Mekanismen som sociale medier åbner er i gang, da politikere af alle observanser lystigt poster konfliktende budskaber, etablerende et nyt mediesystem, hvor den etablerede presse og de langstrakte kompromisgivende parlamentariske forhandlinger disruptes. Den nye form der etableres i den nye tid via de sociale medier, smitter af på formen i massemedierne. Dette skete  eksempelvis da Anders Samuelsen uforsonligt krævede sine 5%. Denne situation afværgedes kun af Løkkes parlamentariske omfavnelse af Liberal Alliance i yderste øjeblik. I USA lever de nu i vid udstrækning, parlamentarisk set, i den nye tid. I socialdimensionen er der ringe konsensus, borgerne genkobles mere i modsætning til hinanden end i gensidig tolerance, konsensus og forsoning.

Politiske processer og den nye tid.

Først blev rummet tømt qua de digitale mediers rum for direkte synkronisering og øjeblikkelig kommunikation uanset geografisk afstand. (En udvikling som allerede klokketid, togdrift og telegrafen satte i gang jf. Giddens). Tiden tømmes da alle processer accelereres. Ifølge Harmut Rosa er kommunikationshastigheden, persontransporthastigheden og databehandlingshastigheden eksempelvis alle reduceret med langt mere end en faktor 10. Ser vi på uret går tiden stadig som før, men når forventningsafstemningen med det forestillede vælgergrundlag kontinuerligt skal og kan opretholdes, mens fx nye statistikker og andres udmeldinger tikker ind, svinder tidshorisonten ind til kortere og kortere episoder og abrupte sekvenser. Den transformation af nutid til en fortid, der skaber fælles koordinerede forventninger til fremtiden, i en koalition af ellers uenige partier, forsvinder i øjeblikkelige opdateringer. Som Virilio i sin tid advarede imod, bliver refleksion til refleks i accelerationen af tid, og vi ender som insekter i et signalstofstyret feedbacksystem (et første ordens kybernetisk system). Innovation kræver store portioner af stabilitet, alt kan ikke ændres på en gang. I øjeblikket er samfundssystemet ustabilt, den rolige stabile innovation risikerer at slå over i revolution og emergens af helt nye ordner – disruption – hvis da ikke vi som i 30erne ender med nazisme og fascisme.

Demokrati og den nye medietid

Parlamentarisk demokrati betyder at borgerne vælger repræsentanter til at varetage deres interesser. I Danmark har vi tradition for brede forlig ind over midten. Dette system står i skarp kontrast til direkte demokrati, folkeafstemninger og særstandpunkter direkte udmeldt til borgerer, der lever i hver deres filterboble. Demokrati som vi kender det, kræver lukkede rum og tid (ses offentlighedsloven i dette lys tager den sig noget anderledes ud, end den gør ud fra den frihedsdiskurs den ellers er kritiseret ud fra – den hjælper dog ikke meget når politikerne selv går ud af de lukkede rum og melder eller lækker). Helt usandsynligt har vi efter 2. verdenskrig set størrelser som FN og EU, hvor ikke bare enkelte lande internt indgår kompromis om deres egne indre anliggender, men hvor forskellige lande, ja den hele verden har bøjet af for egne særinteresser og indgået kompromis og koordineret med hinanden. Dette er det mest tidskrævende overhovedet og altså helt umuligt i den nye tid.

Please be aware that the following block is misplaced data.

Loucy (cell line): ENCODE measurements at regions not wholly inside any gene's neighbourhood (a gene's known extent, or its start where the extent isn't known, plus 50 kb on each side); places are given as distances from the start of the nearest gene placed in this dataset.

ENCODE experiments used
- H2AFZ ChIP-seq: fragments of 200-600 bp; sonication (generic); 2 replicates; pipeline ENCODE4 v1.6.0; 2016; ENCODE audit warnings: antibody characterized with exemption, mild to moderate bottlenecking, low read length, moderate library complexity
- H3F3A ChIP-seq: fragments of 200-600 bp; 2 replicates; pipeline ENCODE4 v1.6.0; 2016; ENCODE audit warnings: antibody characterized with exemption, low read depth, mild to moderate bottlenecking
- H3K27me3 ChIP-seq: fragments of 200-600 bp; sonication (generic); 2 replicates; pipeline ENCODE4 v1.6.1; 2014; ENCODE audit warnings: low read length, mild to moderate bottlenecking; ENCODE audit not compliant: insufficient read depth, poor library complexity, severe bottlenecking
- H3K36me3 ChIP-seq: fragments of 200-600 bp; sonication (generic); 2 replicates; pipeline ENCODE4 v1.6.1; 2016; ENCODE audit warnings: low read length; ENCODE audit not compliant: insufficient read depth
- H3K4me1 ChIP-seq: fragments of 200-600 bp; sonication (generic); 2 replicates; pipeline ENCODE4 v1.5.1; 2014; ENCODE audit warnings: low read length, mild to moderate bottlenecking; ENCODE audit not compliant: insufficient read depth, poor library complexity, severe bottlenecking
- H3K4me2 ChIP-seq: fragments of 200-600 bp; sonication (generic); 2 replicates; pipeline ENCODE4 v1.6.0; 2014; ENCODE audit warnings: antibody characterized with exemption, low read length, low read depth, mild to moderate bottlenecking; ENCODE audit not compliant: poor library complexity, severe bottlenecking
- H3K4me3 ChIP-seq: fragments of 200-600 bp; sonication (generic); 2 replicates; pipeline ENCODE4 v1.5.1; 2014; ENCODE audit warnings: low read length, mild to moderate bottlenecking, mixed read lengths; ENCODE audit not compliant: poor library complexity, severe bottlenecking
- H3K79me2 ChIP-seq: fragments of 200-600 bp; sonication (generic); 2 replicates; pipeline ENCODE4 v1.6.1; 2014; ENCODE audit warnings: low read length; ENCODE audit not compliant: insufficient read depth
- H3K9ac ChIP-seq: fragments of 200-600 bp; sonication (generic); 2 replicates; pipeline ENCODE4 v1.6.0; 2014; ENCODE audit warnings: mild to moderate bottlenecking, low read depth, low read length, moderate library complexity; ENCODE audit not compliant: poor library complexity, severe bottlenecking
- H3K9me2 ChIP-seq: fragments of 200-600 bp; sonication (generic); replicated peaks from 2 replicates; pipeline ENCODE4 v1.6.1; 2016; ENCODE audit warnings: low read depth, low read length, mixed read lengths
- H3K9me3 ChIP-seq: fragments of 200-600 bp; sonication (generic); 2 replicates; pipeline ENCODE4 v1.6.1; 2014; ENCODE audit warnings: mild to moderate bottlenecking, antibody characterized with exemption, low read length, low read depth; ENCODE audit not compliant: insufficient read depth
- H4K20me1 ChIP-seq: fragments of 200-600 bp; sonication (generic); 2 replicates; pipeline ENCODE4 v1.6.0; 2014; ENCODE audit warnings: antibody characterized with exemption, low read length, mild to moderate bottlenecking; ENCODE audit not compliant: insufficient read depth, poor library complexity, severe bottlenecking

Et tankeeksperiment

Med sociale medier vil vi høres og vi kræver den mulighed for interaktion og øjeblikkelig respons som disse medier skaber rum for. Vi dropper tjenester, butikker og venner der ikke fungerer i øjeblikket. Således opleves det offentlige, der har sparet alle konfrontationsmedarbejdere væk, temmelig lamt om ikke antagonistisk i sin ikke responderende majestæt. Vi er reduceret til e-boks-adresser i et utidssvarende feedbackløst offentligt system. Mener vi der er noget galt med en øjeblikkelig ydelse, vej, skole etc., føler vi ikke at vi bliver hørt, eller taget med på råd, vi løber panden mod et utidssvarende bureaukrati (der har travlt nok med at pine sig selv til døde med NPM). Skal vi genkobles som borgere, skal det gamle lokale sogneråd, lige om hjørnet, genetableres virtuelt. Kommunerne må omstrukturere sig, så vi via sociale medier altid møder en medarbejder, der véd de sidder, hvor de sidder, for at tjene os, borgerne. Og de skal have fornødne beslutningskompetencer fra kommunen, til øjeblikkeligt at iværksætte tilfredsstillende aktiviteter.

Et politisk system der matcher den nye tid, skal kunne præstere samme tidslige beredskab og evne til at synkronisere. Men da vi stadig må forudsætte, at forskellige interesser holder hinanden skak parlamentarisk set, vil en gældende lov ikke bare kunne laves om øjeblikkeligt. Dette behøver dog ikke kortslutte vores tillid til at der sker noget, eller betyde, at vi slet ikke høres. Hvis de politiske partier også indstiller sig på den nye tid, vil man hurtigt og smertefrit kunne interagere med partierne og finde et, der vil kæmpe for forslaget, eller som måske allerede gør det og som gerne vil aktivere en, til at gøre noget for sagen. Eksempelvis fremstille den aktuelle case, som ligger bag borgerhenvendelsen. En sådan altinkluderende offentlig organiseringsform, vil over tid, ikke bare genkoble os alle demokratisk, men også over tid, i denne bevægelse, kunne genrejse randområder med transport, skole, politistation mv.

Måske og kun måske, vi ved endnu ikke hvilke samfundsmæssige formationer der vil danne sig i de nye mediers kommunikative rum